David Nichols
Wildlife Photographer
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The Varanger Peninsula

Monday 28th May... ‘Its been snowing on and off for the last 3 days and sitting here next to the wood burner I find myself asking two questions, will this weather improve? and, can I get close enough to photograph the wildlife?

I left England on Friday morning, flew to Oslo, Norway and changed planes to Kirkenens where I hired a car and drove around Varanger Fjord to the small fishing village of Ekkeroy, my base for the next 16 days.

Like all my wildlife photography trips this one had been planned some months before. My decision to visit Arctic Norway was not easy, I went to Churchill, Canada last June and although the bird photography was superb the weather was poor with only 5 sunny days in the second week. Also, all my previous trips had been to ‘well know’ locations where the wildlife is fairly approachable and together with good weather conditions excellent photographic opportunities are virtually guaranteed.

Arctic Norway presented a challenge, I knew there was an extensive checklist of species to target (Tommy Pedersen, stingray@online.no) but I could find virtually no information on the area as a photographic location. So, I decided to go for 16 days, trying to time it so that I was there during the migration north and home before the insects started to hatch!

Returning from a few hours out ‘scooping’ the area, I found this Red Fox that I could photograph from the car. Now I’m feeling a little happier.

Trond and Ingjerd’s cottage in the village of Ekkeroy was a wonderful place to base my trip. The house had all I needed plus it was within a few 100 meters of a Kittiwake colony. Email: trondmagne@c2i.net.

The small bay was home to Common, Stellar’s and King Eider, Common Merganser and the beach was teaming with waders. It was clear from the outset that Birds were difficult to approach on foot; I would need to work hard for my shots.

The Island of Hornoya lies off the coast of Vardo, Norway’s most North Easterly town. A small fishing boat ferries you to the Island where from the jetty you can follow a path along the underside of the cliff.

After about 400 meters wooden steps scale upward allowing excellent views of a verity of nesting seabirds. From this vantage point I was able to capture spectacular images including Brunnich’s Guillemot and Shag.

A good road follows Vanager Fjord from Varangerbotn in the west to Hamningberg in the east with several dirt tracks branch off allowing access to the interior. Using the car as a hide, I was able to photograph several species at close proximity.

The Ruff were the highlight of the trip, I made excellent images of 22 plumage variations on 3 leks (male display ground). The largest lek had over 30 Ruff!!!!!. All the photos from this lek were taken from the car window with my 500IS on a beanbag. It was amazing; I could just drive the car up and down to within 7 meters of the birds - no problem.

I tried working from a hide at 4.00am, no go, the birds would not even entertain it.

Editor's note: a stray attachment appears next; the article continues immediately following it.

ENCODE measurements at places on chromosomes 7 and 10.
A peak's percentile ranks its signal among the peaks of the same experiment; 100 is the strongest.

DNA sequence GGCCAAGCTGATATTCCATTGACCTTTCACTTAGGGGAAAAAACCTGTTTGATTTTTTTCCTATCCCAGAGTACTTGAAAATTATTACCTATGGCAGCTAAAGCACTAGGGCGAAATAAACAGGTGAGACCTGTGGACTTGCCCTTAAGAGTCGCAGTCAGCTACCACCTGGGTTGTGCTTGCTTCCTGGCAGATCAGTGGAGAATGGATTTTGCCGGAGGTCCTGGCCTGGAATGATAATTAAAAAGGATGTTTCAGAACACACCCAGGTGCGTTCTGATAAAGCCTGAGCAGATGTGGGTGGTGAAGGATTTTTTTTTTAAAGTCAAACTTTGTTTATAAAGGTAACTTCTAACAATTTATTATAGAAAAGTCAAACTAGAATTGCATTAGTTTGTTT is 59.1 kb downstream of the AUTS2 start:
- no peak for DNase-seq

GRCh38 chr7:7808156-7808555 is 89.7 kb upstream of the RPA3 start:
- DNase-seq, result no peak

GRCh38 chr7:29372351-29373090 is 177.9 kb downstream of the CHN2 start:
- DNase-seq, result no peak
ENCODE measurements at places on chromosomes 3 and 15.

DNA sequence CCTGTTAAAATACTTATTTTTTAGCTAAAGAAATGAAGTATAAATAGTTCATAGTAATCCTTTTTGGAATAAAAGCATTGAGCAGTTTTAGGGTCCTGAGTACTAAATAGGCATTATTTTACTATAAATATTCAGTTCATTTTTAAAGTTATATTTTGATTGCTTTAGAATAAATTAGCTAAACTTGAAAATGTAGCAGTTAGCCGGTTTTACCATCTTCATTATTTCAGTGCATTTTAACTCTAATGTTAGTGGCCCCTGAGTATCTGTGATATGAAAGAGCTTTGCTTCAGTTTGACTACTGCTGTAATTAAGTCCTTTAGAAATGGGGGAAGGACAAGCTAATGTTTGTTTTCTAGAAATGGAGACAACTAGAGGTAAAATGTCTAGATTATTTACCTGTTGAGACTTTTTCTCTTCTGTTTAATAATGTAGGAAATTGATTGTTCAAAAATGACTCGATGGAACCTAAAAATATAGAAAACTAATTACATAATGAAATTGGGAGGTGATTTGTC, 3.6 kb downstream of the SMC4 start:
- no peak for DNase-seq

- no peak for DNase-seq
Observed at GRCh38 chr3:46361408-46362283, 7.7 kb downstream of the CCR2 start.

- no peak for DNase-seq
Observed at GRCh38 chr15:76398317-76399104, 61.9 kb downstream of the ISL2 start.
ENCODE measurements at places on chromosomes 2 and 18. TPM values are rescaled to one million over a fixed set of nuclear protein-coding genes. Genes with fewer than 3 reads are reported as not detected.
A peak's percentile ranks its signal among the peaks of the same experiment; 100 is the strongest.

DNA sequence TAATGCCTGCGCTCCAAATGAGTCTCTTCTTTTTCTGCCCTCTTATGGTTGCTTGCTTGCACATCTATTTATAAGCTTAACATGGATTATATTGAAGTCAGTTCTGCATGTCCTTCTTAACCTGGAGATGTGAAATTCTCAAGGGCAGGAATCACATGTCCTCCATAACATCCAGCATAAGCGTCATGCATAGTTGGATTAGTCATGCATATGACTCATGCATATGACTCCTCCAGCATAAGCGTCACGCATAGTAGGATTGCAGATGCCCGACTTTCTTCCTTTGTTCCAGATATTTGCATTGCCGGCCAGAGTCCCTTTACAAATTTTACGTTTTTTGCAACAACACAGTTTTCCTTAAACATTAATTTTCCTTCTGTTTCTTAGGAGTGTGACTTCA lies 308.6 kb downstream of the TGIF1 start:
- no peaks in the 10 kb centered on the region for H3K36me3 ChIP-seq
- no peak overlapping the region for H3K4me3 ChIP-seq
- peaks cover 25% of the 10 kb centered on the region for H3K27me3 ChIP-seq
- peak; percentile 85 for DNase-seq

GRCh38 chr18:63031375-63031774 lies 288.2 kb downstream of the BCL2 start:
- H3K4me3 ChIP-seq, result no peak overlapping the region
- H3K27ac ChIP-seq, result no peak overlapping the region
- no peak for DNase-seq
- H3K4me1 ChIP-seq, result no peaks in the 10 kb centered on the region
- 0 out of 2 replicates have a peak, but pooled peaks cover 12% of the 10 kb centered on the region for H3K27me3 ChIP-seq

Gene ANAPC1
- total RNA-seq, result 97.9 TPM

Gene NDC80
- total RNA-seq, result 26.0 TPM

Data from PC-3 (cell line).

At another lek I used waders and knelt in the water; the birds were not phased by me, landing only 4 meters away on a small exposed patch of earth.

The life history of Ruff is really interesting with male birds on the lek divided into two different status groups 'independents' and 'satellites' the former being owners of territories and the later who are not territorial and behave opportunistically. Classification of males is closely correlated with plumage differences; 'independents' are dark with ear tufts while 'satellites' generally white and show subservient behaviour (Snow and Perrins).

This area was also good for Long-tailed Skua (down to 5 meters) stalked on foot.

Over the following few days the weather improved allowing me to make more great images in wonderful light.

The small pond behind the church at Nesseby is popular spot for Red-necked Phalarope. During spring migration over 100 birds can be present. I found these birds very obligating and used chest waders to make a close approach at eye level.

I returned to England on June 10th with over 100 roles of film to process.

My assessment; overall this was a wonderful trip to a beautiful country.

However, from a wildlife photography point of view ‘ its tough’. To get good shots you need to be patient and work hard to get close. You’ll defiantly need a car that can be used as a hide and a tent hide too.

The extreme weather conditions necessitate ‘the right clothing’ fleeces, thermal underwear, gortex jackets etc; and strong waterproof boots with thick socks are a must. I used chest waders most days and on one occasion spent over 4 hours in sitting freezing water, my thermals kept me going!

If you go to early its very, very cold and if you leave to late then you’ll get eaten alive my insects. The last two weeks in May to mid June seams to be about right.

I photographed over 40 different species; here are two of the common ones.

David Nichols
Wildlife Photographer – July 2001

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